Last week, the six openly gay U.S. ambassadors posed together before a panel at the Newseum in Washington, D.C. Media outlets proclaimed that there's "no clearer sign of our progress" in response, while diplomats like U.S. Ambassador to the U.N. Samantha Power tweeted, "There was a time when you could be thrown out of the Foreign Service for being gay. Today, U.S. diplomats defend #LGBT rights around the world."
But some within the LGBT community saw the photo and thought something else entirely — that it represents a cold, hard truth about the gay rights movement: It's run by wealthy, white men.
That's a problem.
White. Male. This is the face that has historically led the LGBT movement's most prominent organizations, from political organizations to nonprofits. The focus of the "gay agenda" for the past 30 years reveals the most about the uniformity of those at the top, as they pursue acceptance into two of America's most traditional institutions, the military and marriage.
But while gay marriage bans are falling across the nation, the Employment Non-Discrimination Act, which would make it illegal to discriminate against employees on the basis of their sexual orientation or gender identity, has repeatedly died in Congress over the last four decades. Government has also inadequately addressed persistent problems such as housing discrimination, youth homelessness, high rates of HIV and gender-based violence. This lack of attention is arguably no coincidence, given that these issues often disproportionately affect people of color, and as such are not as deeply felt by the leaders of this community.
What the movement actually looks like: Gay white men do not statistically represent the greater LGBT population. A 2012 Gallup poll found that whites were less likely than black, Asian or Latino individuals to identify as LGBT. As such, there are more non-white LGBT Americans than white LGBT Americans, and more women identify as LGBT than men.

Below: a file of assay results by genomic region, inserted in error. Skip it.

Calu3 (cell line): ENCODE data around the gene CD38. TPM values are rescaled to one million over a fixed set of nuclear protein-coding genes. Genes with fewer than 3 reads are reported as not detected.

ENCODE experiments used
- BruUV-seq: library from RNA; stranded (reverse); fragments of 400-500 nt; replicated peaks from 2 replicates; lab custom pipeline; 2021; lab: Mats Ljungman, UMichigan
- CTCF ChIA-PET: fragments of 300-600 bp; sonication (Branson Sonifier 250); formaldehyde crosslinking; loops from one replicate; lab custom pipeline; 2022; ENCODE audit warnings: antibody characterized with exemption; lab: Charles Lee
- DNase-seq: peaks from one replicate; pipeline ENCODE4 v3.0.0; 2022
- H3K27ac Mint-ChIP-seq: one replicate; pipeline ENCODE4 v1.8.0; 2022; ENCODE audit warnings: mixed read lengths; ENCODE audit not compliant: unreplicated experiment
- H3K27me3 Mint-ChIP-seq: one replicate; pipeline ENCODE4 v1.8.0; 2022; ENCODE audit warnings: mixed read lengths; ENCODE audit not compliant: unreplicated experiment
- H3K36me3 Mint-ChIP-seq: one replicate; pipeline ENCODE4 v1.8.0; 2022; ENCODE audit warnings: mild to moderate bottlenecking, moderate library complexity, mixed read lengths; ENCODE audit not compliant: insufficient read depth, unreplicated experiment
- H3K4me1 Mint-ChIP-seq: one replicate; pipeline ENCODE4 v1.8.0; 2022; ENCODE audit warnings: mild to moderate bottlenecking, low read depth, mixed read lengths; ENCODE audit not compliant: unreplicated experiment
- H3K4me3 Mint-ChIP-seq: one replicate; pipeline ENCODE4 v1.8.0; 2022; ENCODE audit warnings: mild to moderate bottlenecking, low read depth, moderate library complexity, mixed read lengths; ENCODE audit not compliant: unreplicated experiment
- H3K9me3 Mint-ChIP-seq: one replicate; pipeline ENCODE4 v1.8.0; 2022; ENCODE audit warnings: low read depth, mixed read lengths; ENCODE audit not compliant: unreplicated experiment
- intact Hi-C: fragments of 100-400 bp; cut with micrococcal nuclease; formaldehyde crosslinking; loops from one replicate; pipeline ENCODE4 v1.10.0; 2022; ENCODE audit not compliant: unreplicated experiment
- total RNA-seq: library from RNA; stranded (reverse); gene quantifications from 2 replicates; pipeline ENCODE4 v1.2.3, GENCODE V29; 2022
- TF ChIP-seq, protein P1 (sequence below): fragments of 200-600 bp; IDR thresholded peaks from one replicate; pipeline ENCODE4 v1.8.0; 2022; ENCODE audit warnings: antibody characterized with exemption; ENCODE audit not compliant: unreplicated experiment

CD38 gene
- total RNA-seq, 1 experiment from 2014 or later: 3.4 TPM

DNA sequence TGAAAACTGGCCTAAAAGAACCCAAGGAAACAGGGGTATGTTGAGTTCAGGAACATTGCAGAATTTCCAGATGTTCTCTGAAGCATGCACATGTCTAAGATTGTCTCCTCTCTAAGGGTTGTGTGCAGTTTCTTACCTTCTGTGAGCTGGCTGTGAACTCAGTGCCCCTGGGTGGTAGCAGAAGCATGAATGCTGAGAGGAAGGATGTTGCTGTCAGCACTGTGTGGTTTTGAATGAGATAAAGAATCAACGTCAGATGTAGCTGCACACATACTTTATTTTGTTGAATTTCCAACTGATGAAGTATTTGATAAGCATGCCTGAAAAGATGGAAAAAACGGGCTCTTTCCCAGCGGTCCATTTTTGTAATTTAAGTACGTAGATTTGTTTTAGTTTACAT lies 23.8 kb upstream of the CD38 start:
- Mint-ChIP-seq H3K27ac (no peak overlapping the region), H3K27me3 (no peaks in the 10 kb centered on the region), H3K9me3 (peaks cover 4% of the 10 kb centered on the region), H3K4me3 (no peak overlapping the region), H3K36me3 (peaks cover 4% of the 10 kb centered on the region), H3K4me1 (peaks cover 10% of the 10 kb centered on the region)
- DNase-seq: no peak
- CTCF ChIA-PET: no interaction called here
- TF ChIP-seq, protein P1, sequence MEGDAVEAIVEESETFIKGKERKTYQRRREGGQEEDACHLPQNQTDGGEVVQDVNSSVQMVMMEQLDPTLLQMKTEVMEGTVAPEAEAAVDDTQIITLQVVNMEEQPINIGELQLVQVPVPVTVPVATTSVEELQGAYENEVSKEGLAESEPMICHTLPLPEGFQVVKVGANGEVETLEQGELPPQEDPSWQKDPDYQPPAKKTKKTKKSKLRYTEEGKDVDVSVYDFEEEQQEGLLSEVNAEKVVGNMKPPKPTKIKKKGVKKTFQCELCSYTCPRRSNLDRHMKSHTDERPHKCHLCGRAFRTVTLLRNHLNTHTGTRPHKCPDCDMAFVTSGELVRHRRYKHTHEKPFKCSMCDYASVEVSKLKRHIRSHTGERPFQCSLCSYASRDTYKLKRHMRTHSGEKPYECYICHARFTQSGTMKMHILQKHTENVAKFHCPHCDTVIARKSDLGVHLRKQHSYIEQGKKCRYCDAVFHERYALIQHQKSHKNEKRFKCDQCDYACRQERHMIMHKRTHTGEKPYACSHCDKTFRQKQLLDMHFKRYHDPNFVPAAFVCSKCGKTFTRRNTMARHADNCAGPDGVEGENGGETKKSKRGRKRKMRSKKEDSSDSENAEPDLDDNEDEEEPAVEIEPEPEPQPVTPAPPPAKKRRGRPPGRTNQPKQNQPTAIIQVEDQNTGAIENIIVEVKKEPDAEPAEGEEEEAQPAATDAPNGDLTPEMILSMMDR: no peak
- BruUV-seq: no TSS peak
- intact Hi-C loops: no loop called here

That is why it is not necessarily cause to celebrate when all six of the openly gay ambassadors are cisgender white men. They represent a facet of Gay Inc., or the narrow field of white men who run the LGBT movement.
What's more, one recurring theme with ambassadorships is that wealth and political clout may trump expertise or even familiarity with a country when it comes to the foreign service. Some of these men — Ambassador to Spain and Andorra James Costos, Ambassador to Denmark Rufus Gifford and Ambassador to the Dominican Republic James Brewster in particular — have raised significant funds for President Barack Obama's election campaigns, as the Washington Blade reports. This is likely why even when members of a minority group (in this case, LGBT Americans) are invited into the fold of American policy and government, those individuals tend to look like most of the people who have already been in power.
Some real progress: The Victory Fund, an organization that helps LGBT politicians win office, named political activist and media commentator Aisha Moodie-Mills as its new president and CEO last week. She's the organization's first black and first female leader, one of the few non-white, non-male people to take the helm of a major LGBT group.
As she told BuzzFeed News, her election was born out of a true desire for progress in name of diversity: "I was impressed ... how they came to it themselves that they need to do something different and that they needed to think much longer into the future — a 20-year plan — and that this 20-year plan needs to reach people that they've never reached before."
White men running the show is not "progress." It's more of the same. But when its leaders better reflect the greater LGBT movement, whether they're appointed by members, nonprofit boards or the government, true equality can become attainable for everyone.